Prather Pediatric and Allergy Center - Ask Doctor Brent

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Title: Help and Extra Parental Attention Is Important To Siblings of Disabled Children

Category: Child Care


We are now finding that children whose siblings have serious diseases frequently have a higher rate of emotional illness. They may be anxious or depressed, they may have adjustment problems with peers or at school. They may have life long emotional problems that never get resolved. However, closer scrutiny shows that siblings of disabled children can be especially empathetic with a very high self esteem and social confidence and be very well adjusted. The difference seems to depend on how the family treats the siblings.

Naturally whenever a child has a very serious illness or disability, that child will require a lot of the parents' time. Still, there is always a certain amount of time which can be carefully focused on the other siblings. By including them in the sick child's care and letting them feel part of the plan, they can gain skills which can help them later in life. I have seen many a brother or sister of a terminal cancer patient or a cystic fibrosis patient who wanted to be a nurse, respiratory therapist, medical technologist or doctor. They wanted with all their heart to try to comfort other suffering individuals because of the empathy they had gained in growing up with their sick sibling. I've seen other children whose adjustment seemed to be poor and never seemed to get over the fact that the parent didn't spend enough time with them. In other words, they felt neglected and had a hard time accepting the fact that their parents focused so much time on the sick brother or sister. In some cases, children who have a very poor adjustment feel like they are a part of the problem. They feel that in some way their brother or sister's sickness or disability is their fault. For these reasons, it is vital that we as parents explain exactly what is going on to siblings of any sick or disabled child. Let them feel like they can be helpful, which they can, in the overall family adjustment and coping. Through the care of their sick or disabled sibling, they will grow in maturity and will be stronger, more loving adults.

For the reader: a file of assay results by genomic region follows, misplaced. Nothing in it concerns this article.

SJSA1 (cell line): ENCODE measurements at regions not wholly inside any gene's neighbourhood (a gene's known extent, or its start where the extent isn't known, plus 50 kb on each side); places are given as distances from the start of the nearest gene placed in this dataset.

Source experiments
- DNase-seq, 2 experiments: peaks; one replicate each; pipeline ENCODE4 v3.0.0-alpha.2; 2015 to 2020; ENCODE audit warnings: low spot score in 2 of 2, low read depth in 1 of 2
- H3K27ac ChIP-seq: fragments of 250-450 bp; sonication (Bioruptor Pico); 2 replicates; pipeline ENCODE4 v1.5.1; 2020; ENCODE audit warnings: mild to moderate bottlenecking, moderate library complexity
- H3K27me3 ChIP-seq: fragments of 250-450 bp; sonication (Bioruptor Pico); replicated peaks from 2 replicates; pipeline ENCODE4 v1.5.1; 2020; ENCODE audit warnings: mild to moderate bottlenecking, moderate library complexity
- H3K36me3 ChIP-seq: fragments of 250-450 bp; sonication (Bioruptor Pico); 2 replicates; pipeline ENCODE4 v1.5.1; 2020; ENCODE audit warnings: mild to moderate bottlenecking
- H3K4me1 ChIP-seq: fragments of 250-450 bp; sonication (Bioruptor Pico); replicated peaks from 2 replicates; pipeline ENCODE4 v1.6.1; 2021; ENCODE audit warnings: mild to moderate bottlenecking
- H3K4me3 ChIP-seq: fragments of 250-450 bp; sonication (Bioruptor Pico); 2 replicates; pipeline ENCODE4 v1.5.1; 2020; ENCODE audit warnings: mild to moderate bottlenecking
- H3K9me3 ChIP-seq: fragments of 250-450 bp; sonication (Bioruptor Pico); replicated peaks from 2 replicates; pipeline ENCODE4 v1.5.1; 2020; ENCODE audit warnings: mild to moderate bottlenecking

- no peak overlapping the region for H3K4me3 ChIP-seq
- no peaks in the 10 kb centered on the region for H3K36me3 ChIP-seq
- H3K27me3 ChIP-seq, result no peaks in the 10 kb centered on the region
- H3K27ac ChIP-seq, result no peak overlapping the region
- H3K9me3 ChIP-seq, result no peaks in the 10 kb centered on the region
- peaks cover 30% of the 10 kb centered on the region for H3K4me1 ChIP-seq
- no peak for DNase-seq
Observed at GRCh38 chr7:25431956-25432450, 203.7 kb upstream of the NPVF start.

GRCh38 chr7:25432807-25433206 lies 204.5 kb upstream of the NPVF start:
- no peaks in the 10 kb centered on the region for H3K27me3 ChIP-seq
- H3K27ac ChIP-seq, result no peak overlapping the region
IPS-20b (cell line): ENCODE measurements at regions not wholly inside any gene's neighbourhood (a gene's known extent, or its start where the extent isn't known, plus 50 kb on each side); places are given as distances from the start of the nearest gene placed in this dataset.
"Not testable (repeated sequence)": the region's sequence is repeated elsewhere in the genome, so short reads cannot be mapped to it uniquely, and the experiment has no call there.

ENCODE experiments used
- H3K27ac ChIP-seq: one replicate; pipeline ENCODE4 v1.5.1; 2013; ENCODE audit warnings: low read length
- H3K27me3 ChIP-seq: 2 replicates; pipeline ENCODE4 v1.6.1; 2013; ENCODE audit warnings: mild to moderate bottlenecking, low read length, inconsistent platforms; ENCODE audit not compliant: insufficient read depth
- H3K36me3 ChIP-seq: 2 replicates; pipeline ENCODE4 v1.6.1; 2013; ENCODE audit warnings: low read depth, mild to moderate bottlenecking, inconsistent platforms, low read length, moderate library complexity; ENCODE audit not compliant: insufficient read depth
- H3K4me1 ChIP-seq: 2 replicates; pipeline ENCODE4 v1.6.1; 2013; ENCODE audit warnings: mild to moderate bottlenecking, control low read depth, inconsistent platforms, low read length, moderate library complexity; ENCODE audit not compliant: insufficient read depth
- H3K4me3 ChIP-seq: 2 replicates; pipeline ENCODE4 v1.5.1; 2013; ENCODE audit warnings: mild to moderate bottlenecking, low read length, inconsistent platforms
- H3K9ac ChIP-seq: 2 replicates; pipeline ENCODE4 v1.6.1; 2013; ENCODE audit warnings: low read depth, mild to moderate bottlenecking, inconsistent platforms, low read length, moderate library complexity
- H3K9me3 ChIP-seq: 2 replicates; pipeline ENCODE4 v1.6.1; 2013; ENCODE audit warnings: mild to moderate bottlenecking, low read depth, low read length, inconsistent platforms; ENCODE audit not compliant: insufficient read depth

Be careful in explaining disability or sickness to a very young child. Keep it in simple terms and don't try to burden them with too much complexity until they are old enough to understand it.

In summary, research shows that the way that parents function and the way a family copes has a lot to do with how siblings of ill or disabled children turn out. Always maintain an open line of communication and go the extra mile to give that sibling the special attention they also need. Praise them for their healthiness and let them be a part of the overall plan in coping with the pressures that you face, especially as they get older and can offer more direct help. With the right family attitude most siblings will turn out just fine and will handle the pressure of their sick or disabled sibling quite well. Some of them will probably be our best health care workers of the future.